Nowhere does The Citizen concern itself with the the ethics of this neo-Spartan regime. There’s no reason to think about the real Frederick Douglass, a man who was forced to walk straight with eyes forward until he physically upended his tormenter. Like Domb’s plan, this must good. The old has failed. Hail to the new.

The vast majority of these new turnaround and “adopted” schools would be filled with poor children, most of them historically underserved minorities. These children would go to schools like Young Scholars, where walking on the right side of the line is emphasized as much as writing. They would then go to High Schools run by companies who train them to work in jobs where dutifulness is valued over critical thinking – folding shirts for Urban Outfitters, taking calls (or making coffee) at a Comcast Service Center. The bottom rung of the economic ladder would be specializing for jobs with a guarantee of low wages, since taxpayers are providing a bountiful pipeline of employees.

Yes, I am embracing the tinfoil hat. And no, not every child can be a doctor or lawyer or, this is for you Citizen, creator of the next Uber. These ideas, corporate schools and militant climate, are presented with zero context. That’s the only way they can survive. Plenty of schools are disrupting education by embedding student voice and choice, along with democratic principles into the classroom. They’re adding recess to High School.

They’re also calling for an end of the absurdly inequitable funding system, and pushing back against a climate where test scores rule. You won’t hear that from Domb, Raju, The Citizen, or anyone else pitching the next great thing education. As Frederick Douglass said, progress always requires sacrifice. Disruption, even dressed in its Sunday best, requires the sacrifice of others.

  1. Note to Condo King: all the locals call it “Southern” 

Bringing Feedback Back

Apologies: I’ve had 2 surgeries, one minor and one not-minor, over the past 10 weeks. Suffice to say, my blogging has suffered. This post was intended for February.

It was about January in my second year of teaching when I realized I hadn’t seen my Principal since Thanksgiving. He was in the building, but never in my classroom, and our conversations never lasted more than 3 minutes. Was I doing a bad job? My colleagues were clear: Our Principal, like most, spent their days putting out fires. If he didn’t talk to me, that’s because he didn’t need to talk to me, and I most definitely didn’t need to rock the boat. I wasn’t a problem, so I must be doing fine.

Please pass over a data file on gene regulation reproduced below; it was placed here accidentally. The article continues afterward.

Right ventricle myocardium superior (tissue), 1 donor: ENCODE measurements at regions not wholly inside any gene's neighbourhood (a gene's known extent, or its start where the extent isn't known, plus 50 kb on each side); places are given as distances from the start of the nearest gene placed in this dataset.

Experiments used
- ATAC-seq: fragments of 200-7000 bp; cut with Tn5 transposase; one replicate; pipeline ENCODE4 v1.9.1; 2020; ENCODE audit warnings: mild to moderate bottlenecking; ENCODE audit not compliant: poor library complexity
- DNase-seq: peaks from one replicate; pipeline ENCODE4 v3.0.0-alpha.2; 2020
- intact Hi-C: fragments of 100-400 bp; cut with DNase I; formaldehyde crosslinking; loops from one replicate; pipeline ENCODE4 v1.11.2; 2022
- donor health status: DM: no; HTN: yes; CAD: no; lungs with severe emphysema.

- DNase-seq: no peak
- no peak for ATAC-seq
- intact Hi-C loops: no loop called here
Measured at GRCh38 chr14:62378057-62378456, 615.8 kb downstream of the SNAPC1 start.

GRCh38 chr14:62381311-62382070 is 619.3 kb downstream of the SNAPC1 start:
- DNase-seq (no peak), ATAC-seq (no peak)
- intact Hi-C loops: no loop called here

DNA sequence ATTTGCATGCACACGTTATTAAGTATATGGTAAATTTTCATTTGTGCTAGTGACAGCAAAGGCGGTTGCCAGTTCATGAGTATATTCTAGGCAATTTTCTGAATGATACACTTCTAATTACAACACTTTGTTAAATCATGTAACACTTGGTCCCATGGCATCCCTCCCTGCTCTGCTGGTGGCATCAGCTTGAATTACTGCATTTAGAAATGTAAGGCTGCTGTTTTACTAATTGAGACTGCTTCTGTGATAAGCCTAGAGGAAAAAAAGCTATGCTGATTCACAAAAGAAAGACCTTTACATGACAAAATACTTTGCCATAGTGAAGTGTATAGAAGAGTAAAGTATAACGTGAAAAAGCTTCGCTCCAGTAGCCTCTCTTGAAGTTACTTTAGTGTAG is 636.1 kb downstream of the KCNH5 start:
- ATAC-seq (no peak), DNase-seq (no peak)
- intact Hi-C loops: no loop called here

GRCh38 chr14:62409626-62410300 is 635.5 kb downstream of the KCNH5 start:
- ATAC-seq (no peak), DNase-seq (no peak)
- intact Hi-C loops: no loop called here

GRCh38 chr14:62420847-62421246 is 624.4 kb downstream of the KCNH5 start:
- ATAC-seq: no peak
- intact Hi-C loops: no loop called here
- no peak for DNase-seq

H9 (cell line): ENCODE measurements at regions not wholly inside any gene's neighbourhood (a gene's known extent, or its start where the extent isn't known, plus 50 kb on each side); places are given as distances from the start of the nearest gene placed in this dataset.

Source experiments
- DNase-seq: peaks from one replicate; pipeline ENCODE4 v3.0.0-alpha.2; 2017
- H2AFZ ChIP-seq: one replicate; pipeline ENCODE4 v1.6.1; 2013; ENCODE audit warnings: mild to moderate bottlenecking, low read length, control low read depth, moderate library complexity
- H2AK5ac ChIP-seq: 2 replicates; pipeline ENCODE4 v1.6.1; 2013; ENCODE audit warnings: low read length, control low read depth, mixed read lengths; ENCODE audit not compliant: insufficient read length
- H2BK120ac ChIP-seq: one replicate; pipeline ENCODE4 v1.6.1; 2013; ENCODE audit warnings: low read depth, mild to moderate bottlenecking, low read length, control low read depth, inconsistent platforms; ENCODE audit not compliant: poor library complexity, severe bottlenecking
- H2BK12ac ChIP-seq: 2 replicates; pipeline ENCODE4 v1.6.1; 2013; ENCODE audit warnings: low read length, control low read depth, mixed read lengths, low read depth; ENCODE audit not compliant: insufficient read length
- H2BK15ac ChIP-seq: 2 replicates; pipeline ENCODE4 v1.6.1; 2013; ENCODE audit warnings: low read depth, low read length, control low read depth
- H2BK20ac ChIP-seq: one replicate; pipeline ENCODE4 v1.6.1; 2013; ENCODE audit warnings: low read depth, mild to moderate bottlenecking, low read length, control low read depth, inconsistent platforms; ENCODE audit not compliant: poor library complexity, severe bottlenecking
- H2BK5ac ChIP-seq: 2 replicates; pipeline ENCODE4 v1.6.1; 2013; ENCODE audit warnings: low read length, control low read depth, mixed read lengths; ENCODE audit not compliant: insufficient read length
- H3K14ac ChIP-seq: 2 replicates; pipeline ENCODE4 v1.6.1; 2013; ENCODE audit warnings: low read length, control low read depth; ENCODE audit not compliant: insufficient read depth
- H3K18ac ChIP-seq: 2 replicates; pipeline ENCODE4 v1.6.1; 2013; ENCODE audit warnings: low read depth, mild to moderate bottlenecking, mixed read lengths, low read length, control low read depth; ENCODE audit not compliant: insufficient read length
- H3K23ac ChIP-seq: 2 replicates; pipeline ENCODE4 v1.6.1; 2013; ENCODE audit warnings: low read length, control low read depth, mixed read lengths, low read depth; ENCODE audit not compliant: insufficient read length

This is the status quo in many schools. Principals work to keep things working. They don’t have the combination of time, resources, will power, and pedagogy to improve instruction.

But Principals aren’t the only problem. Teachers are, deep breath, stubborn creature when it comes to evaluation. We don’t trust anyone with less than a decade of experience, or who came from an Ivy League college, or wearing a really expensive suit. In fairness, that’s because too many Ivy leaguers in expensive suits and no time in the classroom do a “drive by” 11 minute evaluation, followed by a strongly worded memo about my objectives being written in the wrong place and a girl eating chips.

It’s a crazy entanglement of resources, tradition, ego and incentives. It is not acceptable.

I have found something that works: I ask the kids. Starting about 3 years ago, when I could count on 2 full periods of laptops, I used Google Forms to survey my students.

I spent a week figuring out the best way to share the results. Somehow, 2 different screen-shot apps and a lot of fiddling failed to produce blog-worthy results. So here’s the summary. My conclusions:

The first is that I can push my students further than I thought. Second, I need to review rubrics more. Third, I need to make more time for the “fit in” students so they feel welcomed. In maybe my biggest challenge, I need to get all my students to take the survey1.

So there’s that. If you feel differently, let me know. We need this stuff.

From a policy perspective: Teachers2 have an ego problem. Go to any professional development, and you’ll hear the phrase “in my class..”, implying that they rise above the “other” classes. What I’m saying is that these numbers mean nothing unless we are willing to accept them as meaningful. Not only could I explain away every single negative point, my first instinct was to do so. Being a public school teacher means being constantly defensive, which means resisting feedback. Not good.

So, here I am. I make no claims about using this on an official evaluation, although I’m up for it. I don’t think I’m setting the bar for student voice, but I’m moving there. If you have any comments or criticism, leave in the comments. Or email, Tweet, whatever. I’m listening.

  1. I gave them a week and a half, with daily reminders and emails. Maybe I’ll promote a tweet 

  2. more prominent in High School and in male teachers, I’ll assume